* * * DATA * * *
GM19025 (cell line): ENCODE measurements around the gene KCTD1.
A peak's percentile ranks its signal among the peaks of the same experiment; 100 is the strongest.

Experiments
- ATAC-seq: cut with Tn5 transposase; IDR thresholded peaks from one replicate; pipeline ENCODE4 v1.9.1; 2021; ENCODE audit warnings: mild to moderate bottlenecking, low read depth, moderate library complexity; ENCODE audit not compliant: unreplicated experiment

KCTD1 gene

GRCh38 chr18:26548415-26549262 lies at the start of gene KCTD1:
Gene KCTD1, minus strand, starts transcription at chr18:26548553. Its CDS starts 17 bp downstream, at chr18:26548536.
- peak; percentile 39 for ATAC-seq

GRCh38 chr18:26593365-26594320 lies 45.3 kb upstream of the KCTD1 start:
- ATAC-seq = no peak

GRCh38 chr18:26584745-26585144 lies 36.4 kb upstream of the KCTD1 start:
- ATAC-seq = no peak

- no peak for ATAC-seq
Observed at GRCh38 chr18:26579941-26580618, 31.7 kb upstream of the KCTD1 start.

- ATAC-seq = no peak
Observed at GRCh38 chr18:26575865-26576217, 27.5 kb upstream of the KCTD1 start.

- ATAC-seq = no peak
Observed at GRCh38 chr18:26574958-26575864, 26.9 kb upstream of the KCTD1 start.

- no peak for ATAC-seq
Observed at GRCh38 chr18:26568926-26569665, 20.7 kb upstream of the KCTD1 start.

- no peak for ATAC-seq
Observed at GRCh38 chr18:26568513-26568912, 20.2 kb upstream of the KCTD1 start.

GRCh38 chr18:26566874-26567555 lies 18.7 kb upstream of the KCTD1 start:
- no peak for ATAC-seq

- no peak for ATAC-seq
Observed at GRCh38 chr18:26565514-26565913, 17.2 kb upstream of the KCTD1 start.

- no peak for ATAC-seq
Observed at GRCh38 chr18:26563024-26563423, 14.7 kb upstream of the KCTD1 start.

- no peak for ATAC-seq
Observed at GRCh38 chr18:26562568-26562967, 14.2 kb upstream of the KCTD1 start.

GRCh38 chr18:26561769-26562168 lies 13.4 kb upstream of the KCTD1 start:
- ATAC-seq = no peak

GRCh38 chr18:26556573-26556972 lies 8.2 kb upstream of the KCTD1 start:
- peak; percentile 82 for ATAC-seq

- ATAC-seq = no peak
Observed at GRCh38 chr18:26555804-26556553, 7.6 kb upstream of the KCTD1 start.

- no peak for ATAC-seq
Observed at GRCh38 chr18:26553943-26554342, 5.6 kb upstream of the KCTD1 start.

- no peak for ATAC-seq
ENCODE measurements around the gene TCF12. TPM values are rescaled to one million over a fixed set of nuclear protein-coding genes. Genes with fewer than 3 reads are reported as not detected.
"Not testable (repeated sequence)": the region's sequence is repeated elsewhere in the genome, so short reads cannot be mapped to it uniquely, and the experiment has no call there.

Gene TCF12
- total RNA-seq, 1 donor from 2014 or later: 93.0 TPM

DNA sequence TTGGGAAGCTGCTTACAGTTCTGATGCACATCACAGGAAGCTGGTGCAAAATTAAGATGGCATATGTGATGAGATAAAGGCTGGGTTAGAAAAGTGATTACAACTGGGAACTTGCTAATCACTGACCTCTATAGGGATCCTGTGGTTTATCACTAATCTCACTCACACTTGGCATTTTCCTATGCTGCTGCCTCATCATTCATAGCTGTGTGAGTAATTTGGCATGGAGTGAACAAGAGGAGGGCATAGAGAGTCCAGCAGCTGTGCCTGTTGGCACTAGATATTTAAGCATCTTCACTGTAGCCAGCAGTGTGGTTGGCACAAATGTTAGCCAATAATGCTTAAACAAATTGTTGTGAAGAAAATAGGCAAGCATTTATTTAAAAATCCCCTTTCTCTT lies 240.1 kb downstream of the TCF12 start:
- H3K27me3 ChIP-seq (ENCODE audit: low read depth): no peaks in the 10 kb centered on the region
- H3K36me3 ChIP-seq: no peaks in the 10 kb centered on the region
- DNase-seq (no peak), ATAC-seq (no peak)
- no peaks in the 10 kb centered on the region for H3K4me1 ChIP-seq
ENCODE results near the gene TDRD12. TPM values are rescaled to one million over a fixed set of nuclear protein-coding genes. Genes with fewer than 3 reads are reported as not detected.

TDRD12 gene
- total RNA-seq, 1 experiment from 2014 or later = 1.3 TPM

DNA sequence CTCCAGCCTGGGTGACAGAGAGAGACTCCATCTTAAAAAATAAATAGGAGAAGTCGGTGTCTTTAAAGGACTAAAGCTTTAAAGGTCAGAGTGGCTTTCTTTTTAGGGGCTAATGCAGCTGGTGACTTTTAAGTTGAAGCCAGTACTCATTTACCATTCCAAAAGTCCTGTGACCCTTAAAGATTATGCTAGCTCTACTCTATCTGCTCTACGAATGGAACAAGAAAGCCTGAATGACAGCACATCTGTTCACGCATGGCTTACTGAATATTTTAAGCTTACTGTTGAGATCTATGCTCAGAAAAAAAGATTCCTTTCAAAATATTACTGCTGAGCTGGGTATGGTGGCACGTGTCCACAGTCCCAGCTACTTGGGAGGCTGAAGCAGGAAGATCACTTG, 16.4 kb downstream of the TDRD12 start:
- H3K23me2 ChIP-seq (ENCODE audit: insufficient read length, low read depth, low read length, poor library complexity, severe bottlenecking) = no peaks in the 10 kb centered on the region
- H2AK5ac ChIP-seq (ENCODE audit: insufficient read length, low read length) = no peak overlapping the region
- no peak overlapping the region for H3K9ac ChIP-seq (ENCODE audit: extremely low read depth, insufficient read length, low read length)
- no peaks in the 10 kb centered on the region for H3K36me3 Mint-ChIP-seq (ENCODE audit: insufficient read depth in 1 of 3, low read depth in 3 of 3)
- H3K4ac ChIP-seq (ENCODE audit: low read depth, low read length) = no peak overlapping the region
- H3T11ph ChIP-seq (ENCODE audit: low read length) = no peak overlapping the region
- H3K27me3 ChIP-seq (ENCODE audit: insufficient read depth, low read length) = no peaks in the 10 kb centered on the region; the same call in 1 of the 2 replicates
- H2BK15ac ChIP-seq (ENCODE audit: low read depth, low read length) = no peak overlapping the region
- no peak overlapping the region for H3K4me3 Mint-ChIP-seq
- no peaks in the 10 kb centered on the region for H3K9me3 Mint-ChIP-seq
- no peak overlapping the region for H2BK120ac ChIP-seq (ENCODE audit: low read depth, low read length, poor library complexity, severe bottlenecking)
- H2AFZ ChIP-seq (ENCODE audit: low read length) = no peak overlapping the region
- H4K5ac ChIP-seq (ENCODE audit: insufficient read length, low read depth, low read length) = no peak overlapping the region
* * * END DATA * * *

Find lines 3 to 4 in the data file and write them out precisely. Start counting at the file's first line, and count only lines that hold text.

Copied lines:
Experiments
- ATAC-seq: cut with Tn5 transposase; IDR thresholded peaks from one replicate; pipeline ENCODE4 v1.9.1; 2021; ENCODE audit warnings: mild to moderate bottlenecking, low read depth, moderate library complexity; ENCODE audit not compliant: unreplicated experiment